07/11/08 12:35 AM ET
D-backs breathe sigh of relief after win
Drew's RBI double in extras decides game; Haren solid
By Steve Gilbert / MLB.com
With a 2-0 lead and Dan Haren working on a two-hitter heading into the ninth, there was simply no way they could afford to lose this game. It was only one of 162, but had they come out on the losing end of it, well, no one in the clubhouse wanted to go there.
"It would have been miserable," D-backs manager Bob Melvin said.
"This probably would have been one of the toughest losses we would have had," closer Brandon Lyon said.
Instead, the D-backs took several positives from the win:
-- Starter Dan Haren improved his case for starting the All-Star Game with eight-plus innings of two-hit ball.
-- Setup man Chad Qualls seemed to have recaptured his form from early in the season.
-- Third baseman Mark Reynolds rebounded from a couple of crucial errors to come up with a big hit.
-- The D-backs finally showed some fight at the plate after struggling on offense for much of the past two-plus months.
Haren cruised through the first eight innings, displaying the form that helped him to be named National League Pitcher of the Month in June. Since a June 1 start against the Nats at Chase Field, the right-hander has a 1.29 ERA over eight starts, yet only has three wins to show for it.
"He seems like he's the guy that always gets the short end of the stick, that somehow or other he can't get that win," first baseman Chad Tracy said. "He's pitched his butt off for us all season and he should have 14, 15 wins right now."
"Especially the way Danny pitched, he's been unbelievable," Lyon said. "I mean, more than you would ever expect out of a starting pitcher this last month and a half. It's unfortunate for him not to get the win because he definitely deserved it tonight."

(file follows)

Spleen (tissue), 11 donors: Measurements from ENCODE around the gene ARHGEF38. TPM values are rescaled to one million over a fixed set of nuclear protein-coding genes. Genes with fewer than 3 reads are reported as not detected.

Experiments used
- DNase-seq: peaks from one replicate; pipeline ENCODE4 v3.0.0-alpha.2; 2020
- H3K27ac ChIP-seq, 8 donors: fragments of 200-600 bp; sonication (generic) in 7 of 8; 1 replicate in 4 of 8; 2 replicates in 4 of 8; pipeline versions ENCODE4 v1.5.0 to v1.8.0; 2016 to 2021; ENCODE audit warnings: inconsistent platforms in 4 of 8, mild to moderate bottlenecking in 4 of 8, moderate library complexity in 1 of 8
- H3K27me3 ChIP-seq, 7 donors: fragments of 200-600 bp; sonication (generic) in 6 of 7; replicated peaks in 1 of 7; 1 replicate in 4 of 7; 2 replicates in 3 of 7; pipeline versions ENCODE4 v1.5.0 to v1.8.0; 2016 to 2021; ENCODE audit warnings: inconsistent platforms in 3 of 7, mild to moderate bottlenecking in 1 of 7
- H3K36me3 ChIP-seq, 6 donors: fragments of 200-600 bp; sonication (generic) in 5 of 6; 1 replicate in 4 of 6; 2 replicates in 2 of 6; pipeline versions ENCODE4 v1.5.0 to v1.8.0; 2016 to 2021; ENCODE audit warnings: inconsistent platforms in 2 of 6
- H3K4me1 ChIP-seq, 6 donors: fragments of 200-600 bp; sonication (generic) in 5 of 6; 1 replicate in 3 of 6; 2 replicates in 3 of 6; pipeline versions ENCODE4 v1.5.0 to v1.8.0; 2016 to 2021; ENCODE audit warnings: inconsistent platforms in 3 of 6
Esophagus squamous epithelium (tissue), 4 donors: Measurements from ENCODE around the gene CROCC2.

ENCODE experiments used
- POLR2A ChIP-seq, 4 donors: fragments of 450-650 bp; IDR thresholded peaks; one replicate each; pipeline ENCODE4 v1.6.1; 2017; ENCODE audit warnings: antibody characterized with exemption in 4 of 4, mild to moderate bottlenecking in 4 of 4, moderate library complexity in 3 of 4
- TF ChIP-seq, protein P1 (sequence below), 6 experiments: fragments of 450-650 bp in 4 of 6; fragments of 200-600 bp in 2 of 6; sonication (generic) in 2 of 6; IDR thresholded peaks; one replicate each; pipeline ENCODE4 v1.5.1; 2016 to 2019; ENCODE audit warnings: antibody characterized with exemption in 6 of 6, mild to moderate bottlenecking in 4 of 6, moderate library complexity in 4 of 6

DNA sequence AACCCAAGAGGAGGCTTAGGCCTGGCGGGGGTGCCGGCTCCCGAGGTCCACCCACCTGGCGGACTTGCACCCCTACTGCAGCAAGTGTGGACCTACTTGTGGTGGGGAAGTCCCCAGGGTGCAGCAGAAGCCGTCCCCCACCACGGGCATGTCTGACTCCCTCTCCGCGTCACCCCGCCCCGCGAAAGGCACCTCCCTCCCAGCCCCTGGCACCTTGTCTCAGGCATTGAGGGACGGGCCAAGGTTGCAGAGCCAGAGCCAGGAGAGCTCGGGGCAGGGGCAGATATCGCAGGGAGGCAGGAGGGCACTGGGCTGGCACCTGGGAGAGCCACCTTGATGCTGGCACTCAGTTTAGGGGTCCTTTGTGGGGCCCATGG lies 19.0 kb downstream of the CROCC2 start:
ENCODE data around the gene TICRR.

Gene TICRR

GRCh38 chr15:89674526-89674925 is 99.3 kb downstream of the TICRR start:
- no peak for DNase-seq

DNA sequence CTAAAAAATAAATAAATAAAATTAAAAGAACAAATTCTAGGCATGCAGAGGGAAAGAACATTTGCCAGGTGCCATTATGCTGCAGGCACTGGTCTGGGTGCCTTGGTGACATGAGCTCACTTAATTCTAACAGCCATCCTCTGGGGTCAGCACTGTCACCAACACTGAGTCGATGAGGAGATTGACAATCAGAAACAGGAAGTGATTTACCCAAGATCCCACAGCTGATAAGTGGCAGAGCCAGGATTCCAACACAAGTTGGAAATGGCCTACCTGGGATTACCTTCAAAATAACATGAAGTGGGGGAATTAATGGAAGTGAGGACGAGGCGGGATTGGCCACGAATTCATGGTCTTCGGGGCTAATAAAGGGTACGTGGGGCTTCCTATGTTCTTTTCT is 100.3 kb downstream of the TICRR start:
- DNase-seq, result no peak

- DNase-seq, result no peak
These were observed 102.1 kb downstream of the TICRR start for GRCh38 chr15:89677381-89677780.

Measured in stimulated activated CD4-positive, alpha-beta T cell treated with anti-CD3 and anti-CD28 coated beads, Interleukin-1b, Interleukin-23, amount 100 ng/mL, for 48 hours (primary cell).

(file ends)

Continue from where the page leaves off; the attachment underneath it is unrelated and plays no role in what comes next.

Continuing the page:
When he went out to start the ninth, Haren had thrown 104 pitches, but told Melvin that he still felt strong, and the manager decided to let him try for the complete game.
"No hesitation at all," Melvin said.
Haren allowed the first two batters to reach before Melvin brought in Lyon to try and close it out.
That's when what had been an uneventful game suddenly became, well, plenty eventful.
A pair of errors by Reynolds at third led to the two runs the Nats managed in the ninth, yet Lyon was able to pitch out of a bases-loaded jam to send the game to extra innings.
"People are going to forget that I pitched today and that Lyon pitched today, but he did a tremendous job," Haren said.
The D-backs scored three runs in the top of the 10th off Washington closer Jon Rauch, but Tony Pena was unable to close the door in the bottom half of the inning as the Nats managed to tie things up.
The game could have ended right there if not for the pitching of Qualls, who has recently begun to show signs of snapping out of his slump.
With runners at first and third and one out, Qualls got Jesus Flores to ground into a fielder's choice, with Augie Ojeda throwing Austin Kearns out at the plate, and then got Wily Mo Pena to ground out to end the inning.
"I think Qualls found his mojo tonight, too," Melvin said. "That's the guy we saw for the better part of the year, up until [his struggles]. I think it was big for him."
The D-backs offense continued to produce as it pushed across a pair of runs in the 11th to grab the lead once again.
There would be no magic for the Nats in the bottom half, as Qualls retired them in order to end the game.
After collecting two runs on seven hits through the first nine innings, the D-backs scored five runs on seven hits in the 10th and 11th innings. That, to Melvin, showed "feistiness."
"We saw a lot of that last year," he said. "We haven't seen near enough of it this year, and we saw it several times tonight."
Reynolds was probably the most relieved person in the clubhouse, as he certainly would have been the one to blame had the D-backs lost.
"I tried to mess it up for us but they picked me up tonight," Reynolds said. "It was a tough night."
But one that could have been a lot worse. Both for Reynolds and the team.
Steve Gilbert is a reporter for MLB.com. This story was not subject to the approval of Major League Baseball or its clubs.